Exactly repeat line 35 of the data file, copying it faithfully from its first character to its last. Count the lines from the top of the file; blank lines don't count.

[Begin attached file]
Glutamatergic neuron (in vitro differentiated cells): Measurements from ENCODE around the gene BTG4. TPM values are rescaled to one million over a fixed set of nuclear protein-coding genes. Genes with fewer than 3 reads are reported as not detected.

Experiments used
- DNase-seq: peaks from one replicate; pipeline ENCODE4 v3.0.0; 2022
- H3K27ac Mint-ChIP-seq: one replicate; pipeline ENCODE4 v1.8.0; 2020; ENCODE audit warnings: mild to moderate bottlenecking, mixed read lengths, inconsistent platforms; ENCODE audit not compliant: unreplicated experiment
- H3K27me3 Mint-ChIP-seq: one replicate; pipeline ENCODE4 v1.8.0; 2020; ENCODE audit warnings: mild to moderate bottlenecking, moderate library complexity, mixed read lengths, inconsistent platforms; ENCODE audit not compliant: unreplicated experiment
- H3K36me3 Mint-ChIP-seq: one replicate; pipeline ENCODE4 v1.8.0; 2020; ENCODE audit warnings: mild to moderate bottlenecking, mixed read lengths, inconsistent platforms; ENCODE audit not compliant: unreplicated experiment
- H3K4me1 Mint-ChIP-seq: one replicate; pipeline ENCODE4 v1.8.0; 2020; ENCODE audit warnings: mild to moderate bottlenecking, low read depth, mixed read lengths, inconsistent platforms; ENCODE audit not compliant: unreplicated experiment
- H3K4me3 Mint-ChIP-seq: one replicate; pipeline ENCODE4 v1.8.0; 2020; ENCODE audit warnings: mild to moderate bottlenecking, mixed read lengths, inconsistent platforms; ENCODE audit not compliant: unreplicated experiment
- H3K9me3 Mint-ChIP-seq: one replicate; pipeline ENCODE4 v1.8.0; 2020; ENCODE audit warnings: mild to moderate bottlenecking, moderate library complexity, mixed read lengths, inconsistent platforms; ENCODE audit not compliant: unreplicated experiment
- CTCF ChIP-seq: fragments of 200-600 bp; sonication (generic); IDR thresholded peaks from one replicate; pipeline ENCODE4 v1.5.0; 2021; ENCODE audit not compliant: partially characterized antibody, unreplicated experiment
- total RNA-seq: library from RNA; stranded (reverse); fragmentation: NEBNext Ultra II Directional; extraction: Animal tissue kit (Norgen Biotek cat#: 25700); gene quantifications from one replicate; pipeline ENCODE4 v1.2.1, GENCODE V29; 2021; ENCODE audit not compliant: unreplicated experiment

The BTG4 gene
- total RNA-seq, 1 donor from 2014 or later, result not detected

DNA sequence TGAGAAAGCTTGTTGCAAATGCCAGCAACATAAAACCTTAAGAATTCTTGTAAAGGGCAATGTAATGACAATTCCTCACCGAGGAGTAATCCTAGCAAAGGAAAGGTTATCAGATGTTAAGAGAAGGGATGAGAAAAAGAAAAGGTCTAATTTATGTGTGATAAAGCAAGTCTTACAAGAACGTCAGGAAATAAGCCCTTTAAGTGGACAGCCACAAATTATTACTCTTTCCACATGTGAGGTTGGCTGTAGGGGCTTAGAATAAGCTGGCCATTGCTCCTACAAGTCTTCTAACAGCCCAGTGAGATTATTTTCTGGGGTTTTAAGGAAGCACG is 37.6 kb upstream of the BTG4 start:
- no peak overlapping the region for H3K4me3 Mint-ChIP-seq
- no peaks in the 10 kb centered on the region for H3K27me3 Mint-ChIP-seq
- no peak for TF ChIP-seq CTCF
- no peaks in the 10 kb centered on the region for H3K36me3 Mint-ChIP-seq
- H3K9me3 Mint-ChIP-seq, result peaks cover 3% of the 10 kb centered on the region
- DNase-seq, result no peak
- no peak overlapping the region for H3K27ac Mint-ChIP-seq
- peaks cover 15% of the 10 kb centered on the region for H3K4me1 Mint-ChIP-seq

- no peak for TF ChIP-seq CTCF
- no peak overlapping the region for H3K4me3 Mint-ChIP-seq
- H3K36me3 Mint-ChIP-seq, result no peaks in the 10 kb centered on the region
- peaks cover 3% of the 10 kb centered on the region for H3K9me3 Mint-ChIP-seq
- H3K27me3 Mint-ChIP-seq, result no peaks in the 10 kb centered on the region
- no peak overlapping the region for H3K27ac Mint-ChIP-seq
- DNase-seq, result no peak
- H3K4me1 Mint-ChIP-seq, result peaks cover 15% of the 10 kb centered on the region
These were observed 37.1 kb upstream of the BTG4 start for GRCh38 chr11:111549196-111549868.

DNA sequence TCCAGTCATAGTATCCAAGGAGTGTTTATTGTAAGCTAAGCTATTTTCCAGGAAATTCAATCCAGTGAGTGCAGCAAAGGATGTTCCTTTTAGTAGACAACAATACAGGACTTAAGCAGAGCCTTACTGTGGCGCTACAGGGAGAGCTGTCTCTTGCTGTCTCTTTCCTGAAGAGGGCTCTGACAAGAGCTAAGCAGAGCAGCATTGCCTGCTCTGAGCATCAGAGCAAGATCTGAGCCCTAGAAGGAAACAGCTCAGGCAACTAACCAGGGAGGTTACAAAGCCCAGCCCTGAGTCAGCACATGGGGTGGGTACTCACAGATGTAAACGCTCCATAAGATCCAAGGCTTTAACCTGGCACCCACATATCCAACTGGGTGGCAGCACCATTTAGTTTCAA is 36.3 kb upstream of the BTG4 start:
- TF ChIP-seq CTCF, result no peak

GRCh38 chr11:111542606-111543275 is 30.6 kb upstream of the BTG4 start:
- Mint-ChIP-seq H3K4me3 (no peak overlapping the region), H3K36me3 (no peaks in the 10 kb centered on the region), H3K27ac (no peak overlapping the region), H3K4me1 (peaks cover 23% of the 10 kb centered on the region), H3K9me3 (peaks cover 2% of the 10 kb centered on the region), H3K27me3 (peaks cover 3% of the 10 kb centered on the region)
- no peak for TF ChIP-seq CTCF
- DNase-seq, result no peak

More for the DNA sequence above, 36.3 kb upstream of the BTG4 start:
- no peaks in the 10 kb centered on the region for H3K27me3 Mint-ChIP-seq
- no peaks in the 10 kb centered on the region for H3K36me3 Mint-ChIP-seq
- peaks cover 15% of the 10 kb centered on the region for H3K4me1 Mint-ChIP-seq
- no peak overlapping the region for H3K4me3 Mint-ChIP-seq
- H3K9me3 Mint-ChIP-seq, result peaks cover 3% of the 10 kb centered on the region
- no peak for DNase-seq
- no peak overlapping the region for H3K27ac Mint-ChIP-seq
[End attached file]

- Mint-ChIP-seq H3K4me3 (no peak overlapping the region), H3K36me3 (no peaks in the 10 kb centered on the region), H3K27ac (no peak overlapping the region), H3K4me1 (peaks cover 23% of the 10 kb centered on the region), H3K9me3 (peaks cover 2% of the 10 kb centered on the region), H3K27me3 (peaks cover 3% of the 10 kb centered on the region)